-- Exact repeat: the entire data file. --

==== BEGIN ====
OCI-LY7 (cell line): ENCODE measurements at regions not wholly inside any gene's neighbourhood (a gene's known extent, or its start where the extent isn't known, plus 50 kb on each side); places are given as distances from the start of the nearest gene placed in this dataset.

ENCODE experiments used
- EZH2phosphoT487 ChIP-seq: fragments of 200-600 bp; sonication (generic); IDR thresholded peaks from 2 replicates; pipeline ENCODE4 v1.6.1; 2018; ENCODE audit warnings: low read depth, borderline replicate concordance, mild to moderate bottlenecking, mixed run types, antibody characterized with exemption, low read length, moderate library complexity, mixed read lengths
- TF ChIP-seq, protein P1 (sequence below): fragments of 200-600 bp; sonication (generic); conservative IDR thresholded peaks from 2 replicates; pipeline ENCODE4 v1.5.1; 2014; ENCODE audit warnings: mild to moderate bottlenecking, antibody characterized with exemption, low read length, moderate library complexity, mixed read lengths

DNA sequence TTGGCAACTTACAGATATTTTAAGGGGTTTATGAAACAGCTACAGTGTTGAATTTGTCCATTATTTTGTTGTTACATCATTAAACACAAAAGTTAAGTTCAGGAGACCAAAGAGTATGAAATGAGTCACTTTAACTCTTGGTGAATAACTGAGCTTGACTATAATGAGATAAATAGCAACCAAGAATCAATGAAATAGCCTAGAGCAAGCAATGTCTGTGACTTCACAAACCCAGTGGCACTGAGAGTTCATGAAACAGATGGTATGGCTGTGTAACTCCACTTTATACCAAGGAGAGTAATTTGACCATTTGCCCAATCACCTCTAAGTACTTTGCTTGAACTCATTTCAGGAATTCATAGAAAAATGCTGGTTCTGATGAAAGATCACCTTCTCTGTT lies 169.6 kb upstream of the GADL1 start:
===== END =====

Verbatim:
OCI-LY7 (cell line): ENCODE measurements at regions not wholly inside any gene's neighbourhood (a gene's known extent, or its start where the extent isn't known, plus 50 kb on each side); places are given as distances from the start of the nearest gene placed in this dataset.

ENCODE experiments used
- EZH2phosphoT487 ChIP-seq: fragments of 200-600 bp; sonication (generic); IDR thresholded peaks from 2 replicates; pipeline ENCODE4 v1.6.1; 2018; ENCODE audit warnings: low read depth, borderline replicate concordance, mild to moderate bottlenecking, mixed run types, antibody characterized with exemption, low read length, moderate library complexity, mixed read lengths
- TF ChIP-seq, protein P1 (sequence below): fragments of 200-600 bp; sonication (generic); conservative IDR thresholded peaks from 2 replicates; pipeline ENCODE4 v1.5.1; 2014; ENCODE audit warnings: mild to moderate bottlenecking, antibody characterized with exemption, low read length, moderate library complexity, mixed read lengths

DNA sequence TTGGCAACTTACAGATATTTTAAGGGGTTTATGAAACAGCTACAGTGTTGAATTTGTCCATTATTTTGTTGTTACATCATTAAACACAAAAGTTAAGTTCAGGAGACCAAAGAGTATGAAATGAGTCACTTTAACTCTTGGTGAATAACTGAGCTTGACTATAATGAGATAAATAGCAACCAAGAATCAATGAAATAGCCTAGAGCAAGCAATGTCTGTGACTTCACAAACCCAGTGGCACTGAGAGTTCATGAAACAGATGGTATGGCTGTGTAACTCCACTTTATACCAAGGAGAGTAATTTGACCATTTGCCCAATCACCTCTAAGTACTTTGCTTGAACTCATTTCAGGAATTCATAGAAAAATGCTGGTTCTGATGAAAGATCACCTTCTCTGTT lies 169.6 kb upstream of the GADL1 start: